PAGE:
Photo left to right: Shante Chaney, Leah Kelley, Miranda Watrous, Bang Tran, and not pictured, Summer Ladd
September starts our second year with FoodCorps serves members and we’re incredibly excited! Serving alongside educators and community leaders, our FoodCorps members partner with Project Learning Garden schools to help teachers bring their schools garden to life.
Get to know our FoodCorps 2016 members!
Project Learning Garden schools:
Garden Hills Elementary, APS
Humphries Elementary, APS
Feldwood Elementary/Pre K, Fulton
Shante has felt the urge to “do something” ever since she discovered some of the realities of our current food systems. Passionate about food and children, she feels as if she had no choice but to join FoodCorps. Shante is a self-taught yogi turned yoga teacher. Offered a teaching position, she was shocked because she did not consider herself an all star. Still, she accepted the position and rose to the challenge via extra studies and practice. She knew she was effective when the students turned into teachers, bringing their lessons back home with them. Shante is proud to have completed her Master Gardener Volunteer training and becoming a Level 1 Outdoor Classroom Specialist. She hopes to open her own nature preschool and a yoga facility where she is both teacher and student.
Understanding the struggle children face when lacking adequate nutrition or craving the junk food that advertisements surround them with, Leah is inspired by the success stories—cafeterias moving toward fresher recipes, a child discovering how delicious broccoli tastes fresh from the garden. She witnessed firsthand the value of gardens through her service with the Youth Service Corps program in Lansing, MI, where children contributed to improving healthy food access in their communities, building garden boxes, distributing fruit from area fruit trees, and maintaining a public edible garden. As a school gardening coordinator at World Hunger Relief Inc., Leah worked to continue her own education as she taught others, taking classes on topics as varied as soil microbiology and community organizing.
Food and education are Miranda’s two greatest passions. Studying anthropology in college, she has shaped her coursework around cultural and farming/gardening experiences. She has worked in schoolyard gardens at local elementary schools, and created an independent study that allowed her to work on an organic permaculture farm in Costa Rica for a month. For her thesis project, she embarked on a three-week research trip to a small Bahamian farming community, where she worked alongside a local woman business owner, community leader, and farmer. Miranda farmed with her each day and also recorded oral histories about her and her family’s subsistence strategies, an experience she describes as “challenging, humbling, and incredible.” After her service, Miranda hopes to continue traveling and learning, and eventually become an elementary school teacher.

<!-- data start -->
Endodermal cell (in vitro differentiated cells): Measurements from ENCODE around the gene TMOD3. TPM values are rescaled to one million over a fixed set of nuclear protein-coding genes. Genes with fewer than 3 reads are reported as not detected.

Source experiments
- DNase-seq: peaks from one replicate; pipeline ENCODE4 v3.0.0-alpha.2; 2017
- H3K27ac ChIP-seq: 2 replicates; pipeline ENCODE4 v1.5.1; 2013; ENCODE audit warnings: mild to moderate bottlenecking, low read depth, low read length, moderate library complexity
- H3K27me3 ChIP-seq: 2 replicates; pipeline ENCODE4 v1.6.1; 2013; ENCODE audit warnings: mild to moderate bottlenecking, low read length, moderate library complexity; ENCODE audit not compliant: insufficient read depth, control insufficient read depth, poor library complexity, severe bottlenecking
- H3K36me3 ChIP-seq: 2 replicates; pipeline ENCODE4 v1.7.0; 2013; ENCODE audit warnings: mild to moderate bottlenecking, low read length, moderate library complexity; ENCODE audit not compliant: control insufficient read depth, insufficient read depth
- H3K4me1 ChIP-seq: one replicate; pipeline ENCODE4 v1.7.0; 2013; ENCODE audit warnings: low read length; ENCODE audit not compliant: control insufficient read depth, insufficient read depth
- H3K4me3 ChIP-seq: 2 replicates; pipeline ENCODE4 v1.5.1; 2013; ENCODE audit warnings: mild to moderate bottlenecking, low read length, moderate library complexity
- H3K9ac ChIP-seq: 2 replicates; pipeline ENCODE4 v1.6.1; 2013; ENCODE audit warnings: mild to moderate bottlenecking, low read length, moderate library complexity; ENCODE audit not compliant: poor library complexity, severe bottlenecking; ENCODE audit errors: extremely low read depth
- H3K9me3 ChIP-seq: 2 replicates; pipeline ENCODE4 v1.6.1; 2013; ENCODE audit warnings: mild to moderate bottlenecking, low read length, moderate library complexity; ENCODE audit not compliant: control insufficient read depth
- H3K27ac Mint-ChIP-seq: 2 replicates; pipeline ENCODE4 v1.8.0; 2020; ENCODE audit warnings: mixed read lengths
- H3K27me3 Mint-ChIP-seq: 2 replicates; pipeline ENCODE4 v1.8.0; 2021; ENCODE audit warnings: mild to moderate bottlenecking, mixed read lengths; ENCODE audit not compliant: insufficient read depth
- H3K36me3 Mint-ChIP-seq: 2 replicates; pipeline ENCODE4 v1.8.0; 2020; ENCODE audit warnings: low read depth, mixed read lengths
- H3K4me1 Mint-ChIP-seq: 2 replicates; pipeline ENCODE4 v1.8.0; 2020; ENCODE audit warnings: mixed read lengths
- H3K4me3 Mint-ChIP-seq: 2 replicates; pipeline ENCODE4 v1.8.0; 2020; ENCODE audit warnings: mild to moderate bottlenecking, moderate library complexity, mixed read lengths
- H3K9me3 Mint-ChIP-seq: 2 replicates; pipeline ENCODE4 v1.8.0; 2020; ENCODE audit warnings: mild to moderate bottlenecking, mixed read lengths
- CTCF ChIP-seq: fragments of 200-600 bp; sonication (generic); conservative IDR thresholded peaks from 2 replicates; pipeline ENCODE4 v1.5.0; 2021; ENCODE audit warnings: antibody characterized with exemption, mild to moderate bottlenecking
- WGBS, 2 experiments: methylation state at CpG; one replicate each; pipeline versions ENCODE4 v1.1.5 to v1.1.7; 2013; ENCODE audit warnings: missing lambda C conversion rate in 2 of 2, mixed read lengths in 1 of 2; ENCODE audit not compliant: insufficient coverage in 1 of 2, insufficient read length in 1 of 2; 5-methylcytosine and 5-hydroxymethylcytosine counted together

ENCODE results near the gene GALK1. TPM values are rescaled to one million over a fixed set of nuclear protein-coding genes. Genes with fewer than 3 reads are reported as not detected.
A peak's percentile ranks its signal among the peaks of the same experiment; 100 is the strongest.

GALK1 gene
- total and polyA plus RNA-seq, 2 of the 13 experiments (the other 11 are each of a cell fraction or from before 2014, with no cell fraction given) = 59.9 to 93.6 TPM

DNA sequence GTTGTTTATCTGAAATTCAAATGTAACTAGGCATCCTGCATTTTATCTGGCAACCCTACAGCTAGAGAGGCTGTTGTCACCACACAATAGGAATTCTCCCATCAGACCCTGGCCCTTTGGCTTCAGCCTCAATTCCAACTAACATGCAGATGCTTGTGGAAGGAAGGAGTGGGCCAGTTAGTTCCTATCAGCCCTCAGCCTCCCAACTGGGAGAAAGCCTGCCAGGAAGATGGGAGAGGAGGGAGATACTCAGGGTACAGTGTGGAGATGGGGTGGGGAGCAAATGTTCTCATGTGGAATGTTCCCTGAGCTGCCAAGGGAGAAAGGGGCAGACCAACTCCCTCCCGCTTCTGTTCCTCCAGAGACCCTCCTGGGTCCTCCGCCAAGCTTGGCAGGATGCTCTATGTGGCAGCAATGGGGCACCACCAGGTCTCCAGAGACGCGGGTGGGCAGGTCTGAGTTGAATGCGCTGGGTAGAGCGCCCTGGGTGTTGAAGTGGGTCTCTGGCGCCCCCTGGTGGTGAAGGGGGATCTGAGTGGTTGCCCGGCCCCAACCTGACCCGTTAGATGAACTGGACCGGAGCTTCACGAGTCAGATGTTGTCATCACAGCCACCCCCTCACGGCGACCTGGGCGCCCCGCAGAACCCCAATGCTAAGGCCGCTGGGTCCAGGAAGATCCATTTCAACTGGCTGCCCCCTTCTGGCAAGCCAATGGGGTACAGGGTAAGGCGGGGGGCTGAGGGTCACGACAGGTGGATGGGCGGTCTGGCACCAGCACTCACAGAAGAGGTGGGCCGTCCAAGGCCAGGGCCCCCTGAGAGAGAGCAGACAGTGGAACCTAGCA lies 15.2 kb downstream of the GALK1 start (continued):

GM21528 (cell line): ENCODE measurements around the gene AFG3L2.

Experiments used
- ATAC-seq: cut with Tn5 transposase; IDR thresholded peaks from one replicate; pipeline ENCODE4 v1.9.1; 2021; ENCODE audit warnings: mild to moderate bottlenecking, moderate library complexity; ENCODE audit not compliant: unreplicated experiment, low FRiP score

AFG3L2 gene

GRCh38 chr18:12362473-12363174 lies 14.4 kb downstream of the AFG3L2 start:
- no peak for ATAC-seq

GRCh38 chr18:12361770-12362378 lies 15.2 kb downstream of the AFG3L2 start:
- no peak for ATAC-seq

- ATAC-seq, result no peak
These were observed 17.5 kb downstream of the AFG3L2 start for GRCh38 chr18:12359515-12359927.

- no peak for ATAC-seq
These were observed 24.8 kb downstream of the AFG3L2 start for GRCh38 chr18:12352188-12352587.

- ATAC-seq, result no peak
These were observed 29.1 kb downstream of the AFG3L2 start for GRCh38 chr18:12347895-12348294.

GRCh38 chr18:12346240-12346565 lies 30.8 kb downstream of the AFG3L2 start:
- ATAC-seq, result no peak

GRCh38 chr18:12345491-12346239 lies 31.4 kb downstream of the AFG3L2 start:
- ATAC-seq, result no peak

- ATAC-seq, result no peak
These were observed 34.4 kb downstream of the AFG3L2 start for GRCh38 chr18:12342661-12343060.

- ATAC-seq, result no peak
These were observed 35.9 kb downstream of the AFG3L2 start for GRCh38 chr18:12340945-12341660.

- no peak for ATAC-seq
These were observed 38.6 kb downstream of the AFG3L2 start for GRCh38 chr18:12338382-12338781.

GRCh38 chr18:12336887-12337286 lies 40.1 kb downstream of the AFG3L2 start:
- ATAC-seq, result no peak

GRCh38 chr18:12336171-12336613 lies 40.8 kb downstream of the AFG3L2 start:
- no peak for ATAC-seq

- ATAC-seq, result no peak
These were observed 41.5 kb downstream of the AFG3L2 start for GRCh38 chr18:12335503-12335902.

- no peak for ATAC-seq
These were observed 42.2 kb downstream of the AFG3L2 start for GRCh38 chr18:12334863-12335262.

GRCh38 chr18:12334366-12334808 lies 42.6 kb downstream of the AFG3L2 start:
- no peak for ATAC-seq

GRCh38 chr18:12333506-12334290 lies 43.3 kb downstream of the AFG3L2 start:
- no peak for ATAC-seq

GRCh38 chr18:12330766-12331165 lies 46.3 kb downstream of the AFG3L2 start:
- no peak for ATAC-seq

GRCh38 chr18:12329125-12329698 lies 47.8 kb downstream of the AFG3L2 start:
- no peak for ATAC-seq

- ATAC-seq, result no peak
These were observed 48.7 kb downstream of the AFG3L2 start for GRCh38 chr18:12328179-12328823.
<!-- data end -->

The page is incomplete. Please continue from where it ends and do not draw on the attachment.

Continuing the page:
Bang is back to serve a second year with FoodCorps after being inspired by his students last year. His most rewarding moment with them was in their cooking club, trying new vegetables, learning how to cook, and ultimately making a three course dinner for their parents at the end of the year with garden produce. Bang majored in environmental sciences and spent quite a bit of time in school working in a pollinator ecology lab. After realizing his interests were more in the field rather than in the lab, he started to explore what Atlanta had to offer in the local food scene. In ten years he sees himself in a trout stream with a pup by his side, or heading down a mountain on a bike, or in a noodle house slingin’ bowls of noodles just the way pop used to make.
Summer is returning to Georgia for her second year of service. Last year, through the Northeast Georgia Farm to School program, she created and implemented gardening and nutrition lesson plans that included building and maintaining school gardens, conducting taste tests, and facilitating teacher and staff trainings; she also ran summer camp and after-school programming. This year she heads to Atlanta to serve with the Captain Planet Foundation, which supports environmental stewardship through hands-on programming. Sumer has a bachelor’s degree in agricultural communication from the University of Georgia, where she interned at a student-run organic farm called UGArden.